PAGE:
National SLAM (Save Live Australian Music) Day

20 February 2013

 

The Hon. T.A. FRANKS (16:38): I move:

That this council—

1.Notes that Saturday 23 February 2013 is National SLAM Day, a celebration of live music across Australia;

2.Commends the endeavours of Save Live Australia’s Music (SLAM); and

3.Supports South Australian live music.

In moving this motion, I draw to this council’s attention that this Saturday is national SLAM Day, a celebration of live music across Australia. I call on members of this council to commend the endeavours of Save Live Australia’s Music and also to support South Australian live music in particular.

Members know that I have previously mentioned SLAM, SLAM Day and the SLAM rallies in this place, but for those of you who would like a refresher, SLAM aims to see the live music sector protected and nurtured so that it can prosper and grow organically in small venues, cafes, backyards or wherever people want to play and listen to live music. We are all very familiar with the big stadium concerts, but we never see performers getting to that stage of delivering those amazing experiences without nurturing live music at a local level. As Billy Bragg, who I have quoted in this place before, I believe said on Q&A (and apologies if I slightly misquote this):

You can experience a download but you can’t download an experience.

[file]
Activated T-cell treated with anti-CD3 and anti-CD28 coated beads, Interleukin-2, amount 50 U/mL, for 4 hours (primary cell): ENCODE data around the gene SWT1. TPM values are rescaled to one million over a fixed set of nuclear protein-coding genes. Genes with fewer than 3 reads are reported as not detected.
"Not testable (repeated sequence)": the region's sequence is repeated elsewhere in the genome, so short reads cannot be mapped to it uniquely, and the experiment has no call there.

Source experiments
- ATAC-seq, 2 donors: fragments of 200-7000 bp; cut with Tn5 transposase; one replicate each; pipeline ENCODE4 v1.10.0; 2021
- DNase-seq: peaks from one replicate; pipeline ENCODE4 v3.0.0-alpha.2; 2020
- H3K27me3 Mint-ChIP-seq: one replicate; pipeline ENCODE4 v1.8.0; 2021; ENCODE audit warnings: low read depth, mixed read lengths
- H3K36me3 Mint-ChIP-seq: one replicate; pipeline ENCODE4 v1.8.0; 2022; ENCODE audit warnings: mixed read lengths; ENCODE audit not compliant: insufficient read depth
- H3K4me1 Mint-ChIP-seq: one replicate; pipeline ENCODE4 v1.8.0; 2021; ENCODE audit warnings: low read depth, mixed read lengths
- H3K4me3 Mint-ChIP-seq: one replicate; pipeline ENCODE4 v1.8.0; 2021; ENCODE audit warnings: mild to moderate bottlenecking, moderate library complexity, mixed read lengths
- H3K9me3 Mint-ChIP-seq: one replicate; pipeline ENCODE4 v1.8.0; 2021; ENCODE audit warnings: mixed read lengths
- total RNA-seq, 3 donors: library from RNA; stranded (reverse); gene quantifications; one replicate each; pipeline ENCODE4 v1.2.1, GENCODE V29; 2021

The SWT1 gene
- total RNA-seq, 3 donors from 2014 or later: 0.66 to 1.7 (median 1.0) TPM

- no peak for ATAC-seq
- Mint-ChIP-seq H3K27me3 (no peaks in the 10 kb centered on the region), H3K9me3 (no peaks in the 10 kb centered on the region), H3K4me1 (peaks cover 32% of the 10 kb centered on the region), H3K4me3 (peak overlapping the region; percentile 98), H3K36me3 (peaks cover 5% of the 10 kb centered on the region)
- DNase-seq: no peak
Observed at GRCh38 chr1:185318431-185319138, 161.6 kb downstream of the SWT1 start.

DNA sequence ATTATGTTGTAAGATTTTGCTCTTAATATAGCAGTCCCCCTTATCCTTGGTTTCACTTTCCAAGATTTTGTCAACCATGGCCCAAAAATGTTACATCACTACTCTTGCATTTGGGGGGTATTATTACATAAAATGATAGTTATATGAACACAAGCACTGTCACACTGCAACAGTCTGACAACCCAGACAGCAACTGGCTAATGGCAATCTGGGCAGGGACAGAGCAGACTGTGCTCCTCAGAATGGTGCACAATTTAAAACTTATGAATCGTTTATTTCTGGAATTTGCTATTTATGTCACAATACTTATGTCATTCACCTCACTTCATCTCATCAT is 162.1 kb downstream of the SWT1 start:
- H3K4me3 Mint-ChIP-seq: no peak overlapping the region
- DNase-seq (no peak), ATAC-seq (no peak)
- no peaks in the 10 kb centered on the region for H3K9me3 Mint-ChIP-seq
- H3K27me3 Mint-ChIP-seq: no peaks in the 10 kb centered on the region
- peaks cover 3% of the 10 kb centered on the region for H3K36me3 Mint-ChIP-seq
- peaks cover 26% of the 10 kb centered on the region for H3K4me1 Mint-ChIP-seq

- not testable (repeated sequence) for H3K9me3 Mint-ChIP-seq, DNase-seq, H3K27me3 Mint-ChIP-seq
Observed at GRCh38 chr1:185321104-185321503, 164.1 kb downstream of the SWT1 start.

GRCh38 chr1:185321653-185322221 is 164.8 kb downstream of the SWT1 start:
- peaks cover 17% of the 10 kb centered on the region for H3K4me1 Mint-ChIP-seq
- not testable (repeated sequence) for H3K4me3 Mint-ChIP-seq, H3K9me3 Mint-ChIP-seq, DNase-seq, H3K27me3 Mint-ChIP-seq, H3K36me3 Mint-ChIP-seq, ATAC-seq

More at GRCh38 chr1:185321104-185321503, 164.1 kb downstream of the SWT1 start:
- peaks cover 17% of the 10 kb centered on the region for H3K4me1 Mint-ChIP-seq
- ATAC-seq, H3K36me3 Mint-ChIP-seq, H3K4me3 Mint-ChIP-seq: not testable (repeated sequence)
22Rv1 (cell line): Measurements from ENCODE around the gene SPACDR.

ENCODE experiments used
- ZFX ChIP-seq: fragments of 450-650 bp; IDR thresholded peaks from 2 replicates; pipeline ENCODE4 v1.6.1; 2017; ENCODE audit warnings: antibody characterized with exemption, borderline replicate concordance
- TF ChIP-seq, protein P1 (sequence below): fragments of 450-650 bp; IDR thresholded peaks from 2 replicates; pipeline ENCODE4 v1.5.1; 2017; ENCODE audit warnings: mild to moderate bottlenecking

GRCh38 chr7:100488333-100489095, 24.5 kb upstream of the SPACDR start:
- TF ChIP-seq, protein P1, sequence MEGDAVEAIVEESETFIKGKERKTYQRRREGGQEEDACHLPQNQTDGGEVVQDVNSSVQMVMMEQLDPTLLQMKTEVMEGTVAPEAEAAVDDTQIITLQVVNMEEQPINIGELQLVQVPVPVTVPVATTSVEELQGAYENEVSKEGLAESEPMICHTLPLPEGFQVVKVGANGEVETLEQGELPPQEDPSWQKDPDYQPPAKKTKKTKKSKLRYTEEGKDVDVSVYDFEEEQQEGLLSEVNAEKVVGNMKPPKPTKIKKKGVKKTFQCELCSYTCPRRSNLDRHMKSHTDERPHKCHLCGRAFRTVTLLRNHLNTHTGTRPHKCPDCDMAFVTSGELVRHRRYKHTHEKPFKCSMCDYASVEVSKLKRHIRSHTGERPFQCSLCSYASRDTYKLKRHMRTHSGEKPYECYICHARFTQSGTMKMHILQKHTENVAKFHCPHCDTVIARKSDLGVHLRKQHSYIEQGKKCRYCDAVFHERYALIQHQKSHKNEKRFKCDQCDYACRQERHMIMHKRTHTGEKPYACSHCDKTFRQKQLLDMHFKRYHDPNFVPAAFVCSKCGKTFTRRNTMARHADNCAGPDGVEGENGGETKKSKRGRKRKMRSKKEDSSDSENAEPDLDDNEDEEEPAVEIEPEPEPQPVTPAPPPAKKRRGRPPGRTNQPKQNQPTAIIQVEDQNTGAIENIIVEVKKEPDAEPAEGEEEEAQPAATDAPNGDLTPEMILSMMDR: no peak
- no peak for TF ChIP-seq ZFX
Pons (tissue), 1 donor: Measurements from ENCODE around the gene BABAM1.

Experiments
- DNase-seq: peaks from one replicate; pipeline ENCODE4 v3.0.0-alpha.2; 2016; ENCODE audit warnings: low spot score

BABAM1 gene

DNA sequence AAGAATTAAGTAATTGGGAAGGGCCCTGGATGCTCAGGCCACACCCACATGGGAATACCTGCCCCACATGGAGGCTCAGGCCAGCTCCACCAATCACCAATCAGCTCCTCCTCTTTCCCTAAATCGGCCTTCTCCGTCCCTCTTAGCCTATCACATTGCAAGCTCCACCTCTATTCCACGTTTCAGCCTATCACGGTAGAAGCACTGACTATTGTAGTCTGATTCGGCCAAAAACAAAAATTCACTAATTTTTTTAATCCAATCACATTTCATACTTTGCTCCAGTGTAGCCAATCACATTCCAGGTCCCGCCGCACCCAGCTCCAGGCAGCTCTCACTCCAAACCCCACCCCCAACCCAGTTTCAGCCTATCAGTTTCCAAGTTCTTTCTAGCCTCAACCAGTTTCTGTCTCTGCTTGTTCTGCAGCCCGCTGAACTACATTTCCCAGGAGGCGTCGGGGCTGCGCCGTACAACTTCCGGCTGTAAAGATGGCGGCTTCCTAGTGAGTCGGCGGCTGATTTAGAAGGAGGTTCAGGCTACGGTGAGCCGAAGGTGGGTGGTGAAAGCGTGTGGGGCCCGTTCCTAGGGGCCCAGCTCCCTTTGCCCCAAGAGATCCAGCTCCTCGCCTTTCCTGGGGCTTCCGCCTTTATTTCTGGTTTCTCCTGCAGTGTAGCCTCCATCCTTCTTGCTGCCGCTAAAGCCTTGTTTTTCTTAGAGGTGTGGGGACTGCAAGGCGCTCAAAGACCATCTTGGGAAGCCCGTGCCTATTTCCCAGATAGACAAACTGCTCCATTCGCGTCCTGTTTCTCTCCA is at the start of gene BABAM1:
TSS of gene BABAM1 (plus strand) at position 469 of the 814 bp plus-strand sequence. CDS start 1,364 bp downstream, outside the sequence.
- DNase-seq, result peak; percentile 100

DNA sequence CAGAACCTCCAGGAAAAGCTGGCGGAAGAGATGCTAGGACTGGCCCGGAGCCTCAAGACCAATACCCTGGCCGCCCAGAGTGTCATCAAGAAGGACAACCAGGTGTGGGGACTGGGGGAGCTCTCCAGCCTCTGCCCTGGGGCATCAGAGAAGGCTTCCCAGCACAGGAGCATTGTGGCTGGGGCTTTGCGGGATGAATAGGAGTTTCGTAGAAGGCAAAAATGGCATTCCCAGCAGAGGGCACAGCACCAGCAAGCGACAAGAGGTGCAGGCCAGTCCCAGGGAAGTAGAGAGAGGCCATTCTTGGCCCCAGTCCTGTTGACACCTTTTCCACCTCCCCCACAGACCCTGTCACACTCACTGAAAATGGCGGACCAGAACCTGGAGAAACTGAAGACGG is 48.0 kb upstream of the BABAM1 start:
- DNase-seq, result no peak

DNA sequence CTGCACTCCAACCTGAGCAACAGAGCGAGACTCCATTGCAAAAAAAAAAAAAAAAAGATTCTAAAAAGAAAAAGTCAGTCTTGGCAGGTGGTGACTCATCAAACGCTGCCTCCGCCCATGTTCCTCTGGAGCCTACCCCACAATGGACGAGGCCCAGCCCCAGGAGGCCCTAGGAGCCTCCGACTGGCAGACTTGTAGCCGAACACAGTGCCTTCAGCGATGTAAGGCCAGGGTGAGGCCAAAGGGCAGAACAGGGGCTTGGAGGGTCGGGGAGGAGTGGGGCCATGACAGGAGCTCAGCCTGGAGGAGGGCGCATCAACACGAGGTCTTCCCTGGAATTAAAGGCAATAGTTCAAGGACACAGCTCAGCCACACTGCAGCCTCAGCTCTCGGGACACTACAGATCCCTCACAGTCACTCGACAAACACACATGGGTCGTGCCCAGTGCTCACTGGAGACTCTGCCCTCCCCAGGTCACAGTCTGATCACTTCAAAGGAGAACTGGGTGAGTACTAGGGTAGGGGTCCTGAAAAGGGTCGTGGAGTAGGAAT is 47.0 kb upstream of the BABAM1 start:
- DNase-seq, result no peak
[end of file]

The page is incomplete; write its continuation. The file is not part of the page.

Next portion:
That pretty much sums up why live music is so important.

As governing bodies, and here in this council, we play a role and we can do a lot to reduce the regulatory burden and to support live music. Some states, and I certainly commend New South Wales, in particular, have actually taken the lead in this. Victoria, which has been the home of live music in this country, has given such an importance to live music that it commissioned an economic and social and cultural contribution of live music in Victoria, an analysis done by Deloitte Economics some years back, and has actually acknowledged, valued and appropriately investigated not only the benefit of live music in our community but also the potential.

I certainly urge South Australia to do that and I cannot, obviously, not acknowledge that we do currently have a live music Thinker in Residence who has been engaged and is the first Thinker in Residence to operate through the Dunstan Foundation. We look forward to seeing that report auspiced by that particular Thinker in Residence incarnation under Martin Elbourne. But more must be done; it cannot simply be left in one sector of our thinking. This council has a part to play as do local governments, as do industry bodies.

On that note of industry bodies, the local community is tired of seeing—particularly in Melbourne, but we see this also in Adelaide and around the country—the loss of live music venues due to regulatory restrictions, whether that be residents moving next door to an iconic live music pub or increased regulation or building code and liquor licensing requirements, so they are taking up the call to protect and nurture and save live music.

In Adelaide, we have seen the loss of live music venues over the last few decades and many would be fully aware of the struggles that the Jade Monkey is currently having in order to find a new venue and then achieve a licence on that venue which will enable them to continue as they have for almost 10 years to provide a live music venue in this state. It is a sad thing that the Jade Monkey will not be open this Saturday and that there will not be any bands playing on the Jade Monkey stage. However, it is a very positive thing that around our state this Saturday there will be many South Australians and interstate bands playing on South Australian stages. They are the ones you might expect, of course.